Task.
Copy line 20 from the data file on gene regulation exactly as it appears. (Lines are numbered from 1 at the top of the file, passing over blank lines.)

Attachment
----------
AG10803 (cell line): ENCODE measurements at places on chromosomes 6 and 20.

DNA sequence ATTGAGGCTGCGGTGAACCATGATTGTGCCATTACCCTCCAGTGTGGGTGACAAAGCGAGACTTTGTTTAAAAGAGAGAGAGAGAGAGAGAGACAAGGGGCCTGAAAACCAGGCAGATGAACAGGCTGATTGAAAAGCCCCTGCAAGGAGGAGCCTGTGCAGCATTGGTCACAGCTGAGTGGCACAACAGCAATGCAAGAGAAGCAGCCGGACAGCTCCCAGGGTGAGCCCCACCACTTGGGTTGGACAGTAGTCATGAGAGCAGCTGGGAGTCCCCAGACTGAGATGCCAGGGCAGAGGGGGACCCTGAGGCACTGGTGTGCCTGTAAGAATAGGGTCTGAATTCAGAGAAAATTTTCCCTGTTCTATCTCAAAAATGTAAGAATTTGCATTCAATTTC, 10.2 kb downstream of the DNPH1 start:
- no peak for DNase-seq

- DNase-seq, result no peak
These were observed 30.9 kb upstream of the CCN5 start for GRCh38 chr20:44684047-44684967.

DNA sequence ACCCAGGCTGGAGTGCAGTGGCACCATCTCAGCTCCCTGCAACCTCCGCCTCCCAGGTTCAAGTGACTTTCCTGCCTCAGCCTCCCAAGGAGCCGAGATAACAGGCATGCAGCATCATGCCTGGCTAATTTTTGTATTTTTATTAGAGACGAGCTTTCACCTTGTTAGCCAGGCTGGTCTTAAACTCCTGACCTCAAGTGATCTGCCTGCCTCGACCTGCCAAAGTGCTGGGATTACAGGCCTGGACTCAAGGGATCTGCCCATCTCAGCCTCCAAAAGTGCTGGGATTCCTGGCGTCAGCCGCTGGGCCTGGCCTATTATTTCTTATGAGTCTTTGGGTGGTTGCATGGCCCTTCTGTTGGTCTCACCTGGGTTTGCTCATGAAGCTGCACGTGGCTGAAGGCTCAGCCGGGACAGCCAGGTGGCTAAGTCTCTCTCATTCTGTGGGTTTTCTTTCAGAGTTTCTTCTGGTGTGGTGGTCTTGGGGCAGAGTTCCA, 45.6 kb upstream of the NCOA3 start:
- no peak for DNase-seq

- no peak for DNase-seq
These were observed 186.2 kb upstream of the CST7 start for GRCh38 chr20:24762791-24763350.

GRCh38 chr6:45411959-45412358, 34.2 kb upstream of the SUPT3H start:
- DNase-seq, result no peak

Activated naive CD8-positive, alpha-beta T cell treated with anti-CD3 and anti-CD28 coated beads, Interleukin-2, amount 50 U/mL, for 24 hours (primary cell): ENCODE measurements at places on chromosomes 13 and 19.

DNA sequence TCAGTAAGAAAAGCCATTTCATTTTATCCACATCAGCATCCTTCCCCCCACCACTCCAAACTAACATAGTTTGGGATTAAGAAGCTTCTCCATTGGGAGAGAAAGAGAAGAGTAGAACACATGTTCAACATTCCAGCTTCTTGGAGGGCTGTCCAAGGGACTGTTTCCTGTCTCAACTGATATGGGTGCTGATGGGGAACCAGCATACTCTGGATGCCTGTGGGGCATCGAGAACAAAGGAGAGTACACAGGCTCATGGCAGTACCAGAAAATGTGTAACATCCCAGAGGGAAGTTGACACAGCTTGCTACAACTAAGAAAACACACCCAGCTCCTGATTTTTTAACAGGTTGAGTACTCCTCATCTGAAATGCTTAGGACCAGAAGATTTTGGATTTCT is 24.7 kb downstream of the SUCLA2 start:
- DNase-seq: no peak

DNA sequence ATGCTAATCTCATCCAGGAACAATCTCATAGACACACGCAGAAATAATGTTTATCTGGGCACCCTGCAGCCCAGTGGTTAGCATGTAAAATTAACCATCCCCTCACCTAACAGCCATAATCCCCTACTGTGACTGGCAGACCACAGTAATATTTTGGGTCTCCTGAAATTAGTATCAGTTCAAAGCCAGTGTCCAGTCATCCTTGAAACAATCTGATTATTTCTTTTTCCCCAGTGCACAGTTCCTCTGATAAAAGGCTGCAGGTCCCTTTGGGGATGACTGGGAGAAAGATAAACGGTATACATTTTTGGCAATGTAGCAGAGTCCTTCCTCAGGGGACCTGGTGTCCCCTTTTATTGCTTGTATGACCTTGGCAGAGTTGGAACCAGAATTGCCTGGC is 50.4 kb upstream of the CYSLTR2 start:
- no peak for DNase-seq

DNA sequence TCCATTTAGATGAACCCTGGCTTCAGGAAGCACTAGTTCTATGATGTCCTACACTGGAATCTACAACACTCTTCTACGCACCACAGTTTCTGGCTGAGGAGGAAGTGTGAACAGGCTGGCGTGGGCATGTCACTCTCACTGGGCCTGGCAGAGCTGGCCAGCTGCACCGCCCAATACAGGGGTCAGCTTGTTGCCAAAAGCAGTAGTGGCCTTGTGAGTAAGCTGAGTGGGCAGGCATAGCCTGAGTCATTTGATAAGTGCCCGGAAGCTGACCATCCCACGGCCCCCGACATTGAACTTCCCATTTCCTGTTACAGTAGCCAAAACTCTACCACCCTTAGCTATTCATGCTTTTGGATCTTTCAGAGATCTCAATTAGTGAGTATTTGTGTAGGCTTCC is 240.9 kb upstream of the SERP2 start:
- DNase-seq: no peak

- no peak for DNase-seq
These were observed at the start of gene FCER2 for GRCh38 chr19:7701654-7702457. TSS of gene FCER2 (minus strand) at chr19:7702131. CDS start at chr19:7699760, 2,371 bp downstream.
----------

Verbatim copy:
These were observed at the start of gene FCER2 for GRCh38 chr19:7701654-7702457. TSS of gene FCER2 (minus strand) at chr19:7702131. CDS start at chr19:7699760, 2,371 bp downstream.